In A Streetcar Named Desire, what are some examples that show how Blanche uses illusion to escape her reality?
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It is important to remember that Blanche is a character whose goal in life is to ignore the reality of her condition. Note the way that she has lost her wealth, she is a widow, she is a loose woman and she is a drunkard. There is nothing to recommend her except the exterior she portrays of social elitism. Everything she does is an attempt to cover up the reality of her condition, as her wardrobe of clothes which, in spite of her cheapness, give her an air of elegance.
You might want to consider the following quote from Blanche as an excellent example of how she clings on to illusion in the face of reality. Let us remember that Stanley has just shown her papers that she lost Belle Reve, the family estate, because she didn't keep up her mortgage repayments. Note how Blanche responds:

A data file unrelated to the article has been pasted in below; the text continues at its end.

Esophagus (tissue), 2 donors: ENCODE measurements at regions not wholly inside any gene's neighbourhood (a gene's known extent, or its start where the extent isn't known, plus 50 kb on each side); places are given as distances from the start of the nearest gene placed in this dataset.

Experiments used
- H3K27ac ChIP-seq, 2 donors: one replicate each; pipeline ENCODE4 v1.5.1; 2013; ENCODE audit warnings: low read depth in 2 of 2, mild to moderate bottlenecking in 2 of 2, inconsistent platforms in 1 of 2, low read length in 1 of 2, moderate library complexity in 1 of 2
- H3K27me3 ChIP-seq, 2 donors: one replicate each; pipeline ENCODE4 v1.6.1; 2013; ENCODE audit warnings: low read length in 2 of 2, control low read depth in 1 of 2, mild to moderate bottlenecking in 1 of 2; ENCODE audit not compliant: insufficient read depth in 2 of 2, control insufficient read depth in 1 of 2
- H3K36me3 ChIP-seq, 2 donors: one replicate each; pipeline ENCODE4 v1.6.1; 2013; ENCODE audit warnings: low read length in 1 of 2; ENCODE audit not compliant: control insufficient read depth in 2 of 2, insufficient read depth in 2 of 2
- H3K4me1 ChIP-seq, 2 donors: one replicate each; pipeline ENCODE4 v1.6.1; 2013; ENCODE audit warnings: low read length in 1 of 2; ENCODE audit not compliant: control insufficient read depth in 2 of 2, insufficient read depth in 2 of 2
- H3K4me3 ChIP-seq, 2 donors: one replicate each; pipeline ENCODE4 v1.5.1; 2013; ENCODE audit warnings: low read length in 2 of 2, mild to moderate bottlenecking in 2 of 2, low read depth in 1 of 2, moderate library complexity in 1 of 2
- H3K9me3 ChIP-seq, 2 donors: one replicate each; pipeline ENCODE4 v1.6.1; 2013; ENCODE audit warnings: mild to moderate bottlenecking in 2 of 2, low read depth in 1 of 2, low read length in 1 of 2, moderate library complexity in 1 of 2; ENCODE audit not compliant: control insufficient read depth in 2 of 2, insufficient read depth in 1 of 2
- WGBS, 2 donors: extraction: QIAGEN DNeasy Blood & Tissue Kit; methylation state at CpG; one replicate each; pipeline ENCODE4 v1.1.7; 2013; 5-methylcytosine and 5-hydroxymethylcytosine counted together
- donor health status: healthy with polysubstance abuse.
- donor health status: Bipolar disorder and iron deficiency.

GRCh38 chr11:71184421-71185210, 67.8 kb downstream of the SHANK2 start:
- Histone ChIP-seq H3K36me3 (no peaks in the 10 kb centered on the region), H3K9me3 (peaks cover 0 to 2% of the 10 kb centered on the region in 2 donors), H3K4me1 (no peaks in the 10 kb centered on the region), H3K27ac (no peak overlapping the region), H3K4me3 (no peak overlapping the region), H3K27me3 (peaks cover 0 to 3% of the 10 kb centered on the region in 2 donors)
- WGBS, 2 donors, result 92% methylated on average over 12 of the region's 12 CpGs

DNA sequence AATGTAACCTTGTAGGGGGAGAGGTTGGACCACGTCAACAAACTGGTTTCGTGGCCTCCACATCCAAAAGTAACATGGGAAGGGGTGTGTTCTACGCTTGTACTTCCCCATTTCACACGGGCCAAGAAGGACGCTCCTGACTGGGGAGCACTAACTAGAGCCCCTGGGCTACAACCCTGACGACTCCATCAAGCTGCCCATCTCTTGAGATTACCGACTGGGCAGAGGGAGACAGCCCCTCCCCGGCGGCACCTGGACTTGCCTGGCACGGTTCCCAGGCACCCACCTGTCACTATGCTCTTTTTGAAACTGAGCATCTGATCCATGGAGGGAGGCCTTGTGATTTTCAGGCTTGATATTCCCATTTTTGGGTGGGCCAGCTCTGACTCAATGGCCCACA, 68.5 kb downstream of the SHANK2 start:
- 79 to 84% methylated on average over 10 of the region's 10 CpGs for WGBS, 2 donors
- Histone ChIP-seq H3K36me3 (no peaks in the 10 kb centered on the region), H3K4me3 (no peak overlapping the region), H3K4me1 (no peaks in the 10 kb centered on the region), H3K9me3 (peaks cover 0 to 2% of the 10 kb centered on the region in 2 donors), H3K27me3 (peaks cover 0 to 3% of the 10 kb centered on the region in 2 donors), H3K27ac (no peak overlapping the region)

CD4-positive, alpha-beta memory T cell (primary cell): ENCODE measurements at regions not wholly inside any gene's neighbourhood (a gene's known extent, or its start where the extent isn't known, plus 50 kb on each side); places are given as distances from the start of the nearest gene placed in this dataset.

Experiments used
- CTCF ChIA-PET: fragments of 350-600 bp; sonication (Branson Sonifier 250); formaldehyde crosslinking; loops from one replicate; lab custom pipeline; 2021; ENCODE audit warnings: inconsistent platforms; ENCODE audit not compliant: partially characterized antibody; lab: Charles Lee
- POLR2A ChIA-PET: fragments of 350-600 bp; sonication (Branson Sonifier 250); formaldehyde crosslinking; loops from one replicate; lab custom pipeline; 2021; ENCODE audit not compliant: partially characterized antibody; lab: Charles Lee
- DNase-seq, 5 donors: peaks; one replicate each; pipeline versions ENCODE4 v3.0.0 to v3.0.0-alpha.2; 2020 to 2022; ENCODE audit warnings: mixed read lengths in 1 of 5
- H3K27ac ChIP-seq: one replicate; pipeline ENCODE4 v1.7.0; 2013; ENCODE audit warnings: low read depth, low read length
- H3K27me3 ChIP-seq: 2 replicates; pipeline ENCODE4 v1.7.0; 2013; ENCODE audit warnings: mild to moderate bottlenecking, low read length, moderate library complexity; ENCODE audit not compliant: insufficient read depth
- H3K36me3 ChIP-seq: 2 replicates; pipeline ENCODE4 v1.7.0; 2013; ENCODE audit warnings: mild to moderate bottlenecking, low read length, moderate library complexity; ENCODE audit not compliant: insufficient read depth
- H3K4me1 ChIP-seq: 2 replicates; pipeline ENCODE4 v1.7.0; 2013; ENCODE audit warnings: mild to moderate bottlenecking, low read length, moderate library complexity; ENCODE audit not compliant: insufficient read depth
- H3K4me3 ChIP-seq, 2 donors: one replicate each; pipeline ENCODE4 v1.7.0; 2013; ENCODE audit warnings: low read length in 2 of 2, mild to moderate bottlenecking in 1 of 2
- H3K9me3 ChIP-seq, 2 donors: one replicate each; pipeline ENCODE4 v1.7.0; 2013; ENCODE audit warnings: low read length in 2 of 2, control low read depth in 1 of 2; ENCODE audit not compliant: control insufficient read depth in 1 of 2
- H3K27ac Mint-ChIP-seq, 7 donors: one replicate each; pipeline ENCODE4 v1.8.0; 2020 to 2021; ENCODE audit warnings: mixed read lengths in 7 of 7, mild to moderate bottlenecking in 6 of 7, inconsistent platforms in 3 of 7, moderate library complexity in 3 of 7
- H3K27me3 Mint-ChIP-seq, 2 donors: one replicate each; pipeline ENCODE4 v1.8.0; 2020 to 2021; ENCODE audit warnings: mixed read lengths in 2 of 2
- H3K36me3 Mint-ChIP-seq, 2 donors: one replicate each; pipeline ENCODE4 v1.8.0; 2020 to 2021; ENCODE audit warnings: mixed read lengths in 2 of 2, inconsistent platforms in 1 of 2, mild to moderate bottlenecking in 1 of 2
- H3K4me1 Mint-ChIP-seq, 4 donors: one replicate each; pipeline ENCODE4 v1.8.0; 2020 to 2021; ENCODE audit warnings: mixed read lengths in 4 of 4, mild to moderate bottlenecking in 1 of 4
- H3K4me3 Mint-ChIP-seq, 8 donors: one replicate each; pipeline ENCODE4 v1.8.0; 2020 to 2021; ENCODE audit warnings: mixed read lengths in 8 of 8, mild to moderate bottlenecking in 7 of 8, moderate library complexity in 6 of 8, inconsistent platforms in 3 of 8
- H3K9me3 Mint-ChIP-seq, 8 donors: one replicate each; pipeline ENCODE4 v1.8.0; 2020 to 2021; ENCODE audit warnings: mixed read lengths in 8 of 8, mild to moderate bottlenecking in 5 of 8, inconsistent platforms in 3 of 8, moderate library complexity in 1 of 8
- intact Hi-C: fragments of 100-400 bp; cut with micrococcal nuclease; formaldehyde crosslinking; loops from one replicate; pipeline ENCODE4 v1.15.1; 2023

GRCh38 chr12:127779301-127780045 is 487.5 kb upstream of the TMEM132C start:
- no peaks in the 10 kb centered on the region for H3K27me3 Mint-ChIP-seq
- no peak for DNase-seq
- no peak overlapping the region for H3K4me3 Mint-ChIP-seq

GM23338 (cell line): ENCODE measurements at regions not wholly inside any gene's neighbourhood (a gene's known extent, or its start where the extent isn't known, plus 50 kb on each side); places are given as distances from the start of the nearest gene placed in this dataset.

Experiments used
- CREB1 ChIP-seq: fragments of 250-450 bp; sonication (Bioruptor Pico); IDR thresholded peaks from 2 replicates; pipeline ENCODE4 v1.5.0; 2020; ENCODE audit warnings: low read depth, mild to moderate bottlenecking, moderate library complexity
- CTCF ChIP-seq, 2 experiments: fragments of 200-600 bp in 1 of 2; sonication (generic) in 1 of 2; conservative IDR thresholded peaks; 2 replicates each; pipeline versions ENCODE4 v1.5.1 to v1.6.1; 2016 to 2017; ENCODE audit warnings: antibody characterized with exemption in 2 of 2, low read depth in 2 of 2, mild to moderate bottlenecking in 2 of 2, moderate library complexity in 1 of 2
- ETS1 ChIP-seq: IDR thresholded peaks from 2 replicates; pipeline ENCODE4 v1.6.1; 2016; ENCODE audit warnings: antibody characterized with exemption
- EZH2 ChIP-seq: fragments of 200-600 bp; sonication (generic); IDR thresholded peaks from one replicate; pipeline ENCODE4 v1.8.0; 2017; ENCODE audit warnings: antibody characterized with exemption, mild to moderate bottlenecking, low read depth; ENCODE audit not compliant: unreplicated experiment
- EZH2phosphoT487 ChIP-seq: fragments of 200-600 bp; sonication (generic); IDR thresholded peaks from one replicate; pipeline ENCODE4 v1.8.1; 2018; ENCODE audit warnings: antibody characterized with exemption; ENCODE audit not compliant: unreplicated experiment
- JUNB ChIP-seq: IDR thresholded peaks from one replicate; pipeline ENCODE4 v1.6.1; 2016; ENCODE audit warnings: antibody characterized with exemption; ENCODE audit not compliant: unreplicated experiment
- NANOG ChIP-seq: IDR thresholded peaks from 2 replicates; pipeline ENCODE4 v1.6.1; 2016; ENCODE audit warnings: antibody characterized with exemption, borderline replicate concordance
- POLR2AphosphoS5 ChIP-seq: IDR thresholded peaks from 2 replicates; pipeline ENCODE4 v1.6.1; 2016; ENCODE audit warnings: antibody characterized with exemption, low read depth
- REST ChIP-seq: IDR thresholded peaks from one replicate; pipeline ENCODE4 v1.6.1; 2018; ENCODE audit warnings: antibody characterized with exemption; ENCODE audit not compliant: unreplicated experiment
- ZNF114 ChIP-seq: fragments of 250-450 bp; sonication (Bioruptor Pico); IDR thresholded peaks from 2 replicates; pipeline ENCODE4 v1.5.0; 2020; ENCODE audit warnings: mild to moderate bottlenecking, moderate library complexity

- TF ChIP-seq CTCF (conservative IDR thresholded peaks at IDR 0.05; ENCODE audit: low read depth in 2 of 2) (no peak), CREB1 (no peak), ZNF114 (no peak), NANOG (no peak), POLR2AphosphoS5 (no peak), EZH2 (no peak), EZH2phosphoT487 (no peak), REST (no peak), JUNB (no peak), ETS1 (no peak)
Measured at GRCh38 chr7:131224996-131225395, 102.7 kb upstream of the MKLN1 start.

There are thousands of papers, stretching back over hundreds of years, affecting Belle Reve as, piece by piece, our improvident grandfathers and father and uncles and brothers exchanged the land for their epic fornications—to put it plainly! . . . The four-letter word deprived us of our plantation, till finally all that was left—and Stella can verify that!—was the house itself and about twenty acres of ground, including a graveyard, to which now all but Stella and I have retreated.
It is a characteristic of some mentally ill people that they are never able to accept their own responsibility for the problems they face. Here, Blanche blames her own situation on her ancestors, and in particular the way that the males in her family were not able to control their sexual desires and express them in a way that was acceptable in society. She remains blind to the fact that she is a true descendent of these people, because she too is unable to express her sexual desires in a way that is acceptable. By blaming others, she maintains her own illusion.
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